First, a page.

PROFESSOR: At this point? Well, notice that we don't know that we've synchronized until we've continued further, and we've got -- you know, where we've really synchronized is when we see that every survivor path has the common root. So at that point, there is really only one path here. And we can say that the synchronized part is definitely decoded. And we can't really say too much about this out here, because this depends on what's happened out in the past. So you say this is erasures, if you like. The stuff that we're pretty sure has a high probability of being wrong.
PROFESSOR: There is only one decoded path during this interval.
AUDIENCE: But before that interval there are branches and so on right.
PROFESSOR: Well here, we don't know anything. Here we know the results of one computation. What are you suggesting? Just pick the best one at that point?
AUDIENCE: And finally after you reach the [INAUDIBLE]?
PROFESSOR: And finally? I'm just not sure exactly what the logic is of your algorithm. It's clear for this, it wouldn't make any difference if we just started off arbitrarily so, we're going to start in the zero state. And we only allow things to start in the zero state. Well, we'll eventually get to this path anyway.
So it really doesn't matter how you start. You're going to have garbage for a while, and then you're going to be OK. There's no point in doing anything more sophisticated than that. I don't want to discuss what you're suggesting, because I think there's a flaw in it. Try to figure out what time you're going to make this decision at.
OK. Do we all understand the Viterbi algorithm? Yes? Good. We can easily program it up. There will be an exercise on the homework. But now you can all do the Viterbi algorithm.
All right. So -- and oh. What's the complexity of the Viterbi algorithm? What is the complexity? We always want to be talking about performance versus complexity.
So it's a recursive algorithm. We do exactly the same operations every unit of time. What do the operations consist of? They consist of add, compare, select. How many additions to we have to make? Additions are basically equal to the number of branches in each unit of time in the trellis, which is 2 to the nu plus one. Is that clear? We have 2 to the nu states. Two branches out of, two branches into each state, always for rate one.
So we have 2 to the nu plus 1 additions. We get 2 the nu compares, one for each state. Which is really, you can consider the select to be part of the compare. Overall, you can say the complexity is of the order of 2 to the nu or 2 to the nu plus 1.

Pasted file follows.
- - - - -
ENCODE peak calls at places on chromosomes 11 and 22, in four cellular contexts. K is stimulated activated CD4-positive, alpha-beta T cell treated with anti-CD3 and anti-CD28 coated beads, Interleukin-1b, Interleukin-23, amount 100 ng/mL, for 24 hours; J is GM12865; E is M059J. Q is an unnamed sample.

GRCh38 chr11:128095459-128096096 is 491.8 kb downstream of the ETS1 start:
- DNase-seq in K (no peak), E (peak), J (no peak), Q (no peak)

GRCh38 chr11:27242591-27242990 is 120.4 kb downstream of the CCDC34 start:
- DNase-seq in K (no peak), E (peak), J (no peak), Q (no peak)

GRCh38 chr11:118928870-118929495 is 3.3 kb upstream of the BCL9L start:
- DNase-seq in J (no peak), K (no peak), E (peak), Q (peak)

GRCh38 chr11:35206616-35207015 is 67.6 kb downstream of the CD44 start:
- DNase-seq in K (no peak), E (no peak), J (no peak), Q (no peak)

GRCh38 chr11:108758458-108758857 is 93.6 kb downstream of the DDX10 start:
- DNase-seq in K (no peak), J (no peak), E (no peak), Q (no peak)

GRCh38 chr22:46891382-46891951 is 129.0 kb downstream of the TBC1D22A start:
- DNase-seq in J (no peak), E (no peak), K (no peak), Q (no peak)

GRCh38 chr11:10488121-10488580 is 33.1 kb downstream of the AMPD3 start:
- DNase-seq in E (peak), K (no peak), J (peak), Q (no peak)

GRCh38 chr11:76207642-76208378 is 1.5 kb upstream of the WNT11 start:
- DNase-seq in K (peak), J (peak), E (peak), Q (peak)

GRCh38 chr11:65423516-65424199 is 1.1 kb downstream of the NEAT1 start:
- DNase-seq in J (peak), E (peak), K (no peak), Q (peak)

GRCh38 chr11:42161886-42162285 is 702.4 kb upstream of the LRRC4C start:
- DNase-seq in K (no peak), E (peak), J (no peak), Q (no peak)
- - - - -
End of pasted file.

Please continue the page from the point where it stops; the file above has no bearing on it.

This is the number of states or the state complexity. This is the number of branches. I will argue a little bit later that the branch complexity is really more fundamental. You've got to do at least one thing for each branch. So in different set up, the branch complexity.
But these are practically the same thing, and so we say that the complexity of the Viterbi algorithm is basically like the number of states. We have a four state encoder, the complexity's like four, it goes up exponentially with the constraint length.
This says, this is going to be nice, as long as we have short constraint length. For longer constraint lengths, you know, a constraint length 20, it's going to be a pretty horrible algorithm. So we can only use the Viterbi algorithm relatively short constraint length codes, relatively small numbers of states.
The biggest Viterbi algorithm that I'm aware has ever been built is a 2 the 14th state algorithm. The so-called big Viterbi decoder out at JPL. It was used for the Galileo space missions. It's in a rack that big. I'm sure nowadays you could practically get it on a chip, and you could maybe do 2 the 20th states.
But so this exponential complexity, in computer science terms, not really what we want. But when we're talking about moderate complexity decoders, these really have proved to be the most effective, and become the standard moderate complexity decoder. The advantage is that we can do true maximum likelihood decoding on a sequence basis, using soft decisions, using whatever reliability information the channel has, as long as it's memoryless.
So last topic is to talk about performance. How are we going to evaluate the performance of convolutional codes? You remember what we did on block codes? We basically looked at the pairwise error probability between block code words, we then did the union bound, based on the pairwise error probabilities. And we observed that the union bound was typically dominated by the minimum distance error events, and so we get the union bound estimate, which was purely based on the minimum distance possible errors.
And we can do exactly the same thing in the convolutional case. Convolutional case, again, is a linear code. That means it has the group property, has symmetry such that the distances from every possible code sequence to all other code sequences are going to be the same, since we're talking on a long or possibly infinite sequence basis.
And we need to be just a little bit more careful about what an error consists of. We need to talk about error events. And this is a simple concept. Let us again draw a path corresponding to the transmitted code words. A very long path, potentially infinite, but it is some definite sequence. And let's run it through a memory list channel, use the Viterbi algorithm, and we're going to get some received code word, or decoded code word. This is one place where you might want to insist that the Viterbi algorithm actually put out a code word.